Part I: Fun with Ecosystems
Bear with me while I tell my story. I promise it will go somewhere (nowhere important). Most people use Microsoft. Aside from Apple’s OS X, there isn’t a “layman’s” alternative to Windows and many can’t afford Apple products. People go to Wal*Mart and buy a cheap laptop with Windows that gets them through the day. The laptop sucks (because it was $300 bucks and had the worst components on the market), they complain about Windows, they get viruses and toolbars because they don’t know how or what to install on their system, and they cry themselves to sleep.
I had used Microsoft products since I was a boy, typing away on MS-DOS. I was familiar with Windows just like anyone else who had grown up with computers. Heck, I was more familiar with Windows than most. My dad programed and I had ultimate exposure to the world of consumer tech. I had a happy, geeky existence for my teen years.
Well, around the time that Windows ME came out, I got fed up with the way things were going in the world of personal computing and I bought an Apple computer. I was introduced to a world of virus-free, simple computing. After realizing that I can do whatever the hell I want, when I want, I bought a laptop and put Fedora GNU/Linux on it. That began my love affair with Linux systems. I have installed nearly every version of Ubuntu GNU/Linux on nearly every laptop and desktop I’ve had since the early 00’s. I wasn’t just away from Microsoft products, I was against them. I was against everything. I was a cyberpunk-hacktopian-technophile future-activist. Cory Doctorow was my role model (he’s still pretty awesome).
Then a strange thing happened about 3 months ago: I began to soften. I realized it’s easy to be for or against something, but it’s much harder to just be. It’s harder to look at things in all of their complexity and make rational decisions based on every piece of information. I realized that by excluding something, I was missing out on something else. What about all the Windows users I knew who were struggling to maintain their machines? Why would I exclude them and think they are silly for not using a superior piece of software like GNU/Linux instead of Windows Vista or Windows 7 (neither of which I had much experience with, mind you).
So, I decided recently to give Microsoft a shot in the world of ecosystems. I had been down the Apple road, getting an iPod and a Mac, although I never fully bought into their ecosystem with iPhone, iPad, and Macbook. It seems nice but it’s all very expensive and Apple has a super closed system.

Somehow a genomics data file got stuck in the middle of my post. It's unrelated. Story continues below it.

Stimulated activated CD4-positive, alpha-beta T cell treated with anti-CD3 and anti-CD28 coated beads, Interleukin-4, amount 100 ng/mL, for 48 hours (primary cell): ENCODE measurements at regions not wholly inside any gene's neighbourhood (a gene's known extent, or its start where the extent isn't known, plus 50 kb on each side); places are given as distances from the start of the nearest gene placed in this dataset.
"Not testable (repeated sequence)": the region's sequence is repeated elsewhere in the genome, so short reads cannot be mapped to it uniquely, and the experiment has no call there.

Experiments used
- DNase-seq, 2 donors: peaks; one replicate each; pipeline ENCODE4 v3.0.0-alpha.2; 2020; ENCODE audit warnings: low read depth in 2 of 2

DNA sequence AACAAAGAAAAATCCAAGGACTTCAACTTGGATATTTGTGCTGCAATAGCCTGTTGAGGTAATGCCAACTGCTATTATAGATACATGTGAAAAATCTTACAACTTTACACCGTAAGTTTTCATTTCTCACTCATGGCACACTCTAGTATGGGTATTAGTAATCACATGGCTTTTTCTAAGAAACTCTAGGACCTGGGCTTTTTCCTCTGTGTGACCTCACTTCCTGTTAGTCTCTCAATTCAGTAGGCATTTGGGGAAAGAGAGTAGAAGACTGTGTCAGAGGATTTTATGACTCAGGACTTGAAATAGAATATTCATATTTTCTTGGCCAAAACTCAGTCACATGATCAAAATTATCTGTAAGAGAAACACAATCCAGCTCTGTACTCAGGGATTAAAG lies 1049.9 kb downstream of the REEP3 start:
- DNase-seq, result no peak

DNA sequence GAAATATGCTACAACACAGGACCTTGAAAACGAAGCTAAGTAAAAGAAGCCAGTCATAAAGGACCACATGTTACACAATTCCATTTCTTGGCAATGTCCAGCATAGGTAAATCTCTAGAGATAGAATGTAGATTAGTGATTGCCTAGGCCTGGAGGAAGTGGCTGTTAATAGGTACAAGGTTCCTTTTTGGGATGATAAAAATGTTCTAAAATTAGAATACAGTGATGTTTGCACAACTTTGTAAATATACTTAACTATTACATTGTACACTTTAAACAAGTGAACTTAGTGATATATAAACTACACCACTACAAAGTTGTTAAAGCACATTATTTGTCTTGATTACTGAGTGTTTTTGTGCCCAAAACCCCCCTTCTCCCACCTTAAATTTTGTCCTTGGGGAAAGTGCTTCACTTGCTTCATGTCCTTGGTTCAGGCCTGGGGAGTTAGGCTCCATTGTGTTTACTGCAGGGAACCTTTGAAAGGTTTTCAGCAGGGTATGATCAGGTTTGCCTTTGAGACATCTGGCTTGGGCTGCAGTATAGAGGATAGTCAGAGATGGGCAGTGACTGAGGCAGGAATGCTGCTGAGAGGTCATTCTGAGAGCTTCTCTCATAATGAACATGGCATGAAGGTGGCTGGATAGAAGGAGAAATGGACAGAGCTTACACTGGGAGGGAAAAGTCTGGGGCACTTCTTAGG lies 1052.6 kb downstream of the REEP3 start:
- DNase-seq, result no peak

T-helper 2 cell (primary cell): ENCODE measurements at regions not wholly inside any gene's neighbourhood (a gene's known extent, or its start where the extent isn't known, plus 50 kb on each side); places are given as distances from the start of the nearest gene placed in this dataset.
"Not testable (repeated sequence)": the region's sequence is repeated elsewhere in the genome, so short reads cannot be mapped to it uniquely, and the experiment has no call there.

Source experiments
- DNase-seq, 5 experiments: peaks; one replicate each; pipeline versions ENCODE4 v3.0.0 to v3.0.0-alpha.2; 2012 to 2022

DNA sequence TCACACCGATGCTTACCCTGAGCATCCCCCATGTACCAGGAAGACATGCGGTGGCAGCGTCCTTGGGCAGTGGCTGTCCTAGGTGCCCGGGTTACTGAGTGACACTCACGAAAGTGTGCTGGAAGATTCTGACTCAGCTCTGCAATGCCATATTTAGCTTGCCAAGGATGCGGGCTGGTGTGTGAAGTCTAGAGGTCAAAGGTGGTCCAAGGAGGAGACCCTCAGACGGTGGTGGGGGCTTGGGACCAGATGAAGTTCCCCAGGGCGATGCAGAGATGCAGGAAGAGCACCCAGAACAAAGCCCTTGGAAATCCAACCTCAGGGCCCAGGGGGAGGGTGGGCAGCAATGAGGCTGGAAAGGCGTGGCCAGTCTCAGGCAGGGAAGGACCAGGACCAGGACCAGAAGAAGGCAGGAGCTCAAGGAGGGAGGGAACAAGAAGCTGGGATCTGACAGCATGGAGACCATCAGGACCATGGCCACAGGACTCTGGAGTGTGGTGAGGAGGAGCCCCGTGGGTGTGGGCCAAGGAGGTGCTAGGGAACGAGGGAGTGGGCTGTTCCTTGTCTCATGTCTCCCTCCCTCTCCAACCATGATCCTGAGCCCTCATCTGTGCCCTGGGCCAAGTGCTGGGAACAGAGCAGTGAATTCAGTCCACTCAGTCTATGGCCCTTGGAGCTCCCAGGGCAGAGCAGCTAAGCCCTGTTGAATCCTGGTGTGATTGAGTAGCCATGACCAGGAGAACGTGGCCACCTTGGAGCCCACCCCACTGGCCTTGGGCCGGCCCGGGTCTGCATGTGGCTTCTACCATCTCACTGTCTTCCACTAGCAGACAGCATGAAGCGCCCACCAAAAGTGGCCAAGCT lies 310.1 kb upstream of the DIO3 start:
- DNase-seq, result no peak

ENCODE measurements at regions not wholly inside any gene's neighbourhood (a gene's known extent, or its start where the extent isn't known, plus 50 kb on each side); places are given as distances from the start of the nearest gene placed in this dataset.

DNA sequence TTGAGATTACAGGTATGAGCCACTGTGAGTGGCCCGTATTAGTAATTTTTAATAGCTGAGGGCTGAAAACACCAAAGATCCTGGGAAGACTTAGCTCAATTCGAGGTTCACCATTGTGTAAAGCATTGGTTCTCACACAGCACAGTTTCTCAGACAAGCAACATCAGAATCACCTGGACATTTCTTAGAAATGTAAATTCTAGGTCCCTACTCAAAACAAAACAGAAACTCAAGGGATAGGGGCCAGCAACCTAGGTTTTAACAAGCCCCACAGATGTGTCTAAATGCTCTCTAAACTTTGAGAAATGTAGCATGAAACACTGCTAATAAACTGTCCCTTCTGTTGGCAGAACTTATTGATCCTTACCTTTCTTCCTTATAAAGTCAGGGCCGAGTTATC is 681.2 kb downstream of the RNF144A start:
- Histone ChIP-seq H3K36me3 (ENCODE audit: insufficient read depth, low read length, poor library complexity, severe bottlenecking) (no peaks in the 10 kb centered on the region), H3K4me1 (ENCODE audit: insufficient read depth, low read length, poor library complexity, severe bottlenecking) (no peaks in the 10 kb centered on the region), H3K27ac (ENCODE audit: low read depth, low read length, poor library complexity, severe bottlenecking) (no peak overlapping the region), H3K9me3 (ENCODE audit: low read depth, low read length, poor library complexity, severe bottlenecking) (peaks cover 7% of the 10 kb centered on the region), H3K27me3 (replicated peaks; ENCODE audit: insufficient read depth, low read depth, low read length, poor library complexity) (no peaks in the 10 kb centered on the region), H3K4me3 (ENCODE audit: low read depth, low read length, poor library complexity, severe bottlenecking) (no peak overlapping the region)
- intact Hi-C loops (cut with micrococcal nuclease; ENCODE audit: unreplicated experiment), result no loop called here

I have tried the open source model: using only open products like GNU/Linux, Android phones (not fully open), and free and open source software. I like this one the best as it is very wallet friendly, customizable, liberating, and free from manipulation by companies and others. The drawbacks are that it takes a long time to learn and get the system the way you want it, things crash and break a lot, and there are a good number of very useful programs that you can’t use with GNU/Linux. That’s to say nothing of the fact that it’s hard to function, work, and play in a world where almost no one uses GNU/Linux and the only open software others have heard of is Firefox.
I even tried the relatively new Google ecosystem. I got a Chromebook: a netbook that runs Chrome OS, which is basically just Google’s Chrome Web Browser reimagined as an operating system. I got an Android phone, a Google TV, and used mostly Google Web apps. It was pretty cool for a while. Then, I realized that Chromebooks are slow as hell and only run a Web browser, Google TV offered almost nothing of any value, and Android phones are pretty cool but it’s a lot of hard work making sure you get the latest version of Android. Being an Android customer is like playing wack-a-mole between the telecoms, Google, and manufacturers. So, I went back to my open source ways.
Now, I’m going to experiment again, this time with my old friend, Microsoft. There are some big changes coming to the mega-giant tech company and I want to see what has been going on. Windows 8 is about to drop, Windows Phone is gaining strength in the smartphone market, Microsoft’s tablet venture the Surface just exploded onto the scene, and Bing is becoming Google’s search nemesis. That’s not to mention Xbox’s success as the most popular gaming console ever.
So, I’m going to go all in. I bought a Dell with Microsoft Signature Windows 7. I got an Xbox 360 and a Lumia 710 Windows Phone. I decided I will only use Microsoft products like Internet Explorer, Office, Hotmail, Bing, and Microsoft’s music service, Zune (soon to be Xbox Music). In addition, I am running Windows 8 Release Preview on a separate machine, Microsoft’s next iteration of Windows, and will be getting a smartphone running Windows Phone 8 at launch. Like I said… I’m all in.
So over the next few weeks and over the next year I will periodically be checking in with Arcadversary on my Microsoft ecosystem buy-in. There will be reviews, opinions, comparisons, and rants about all things Microsoft in a series I’m calling: “In the Belly of the Beast”. Stay tuned for more.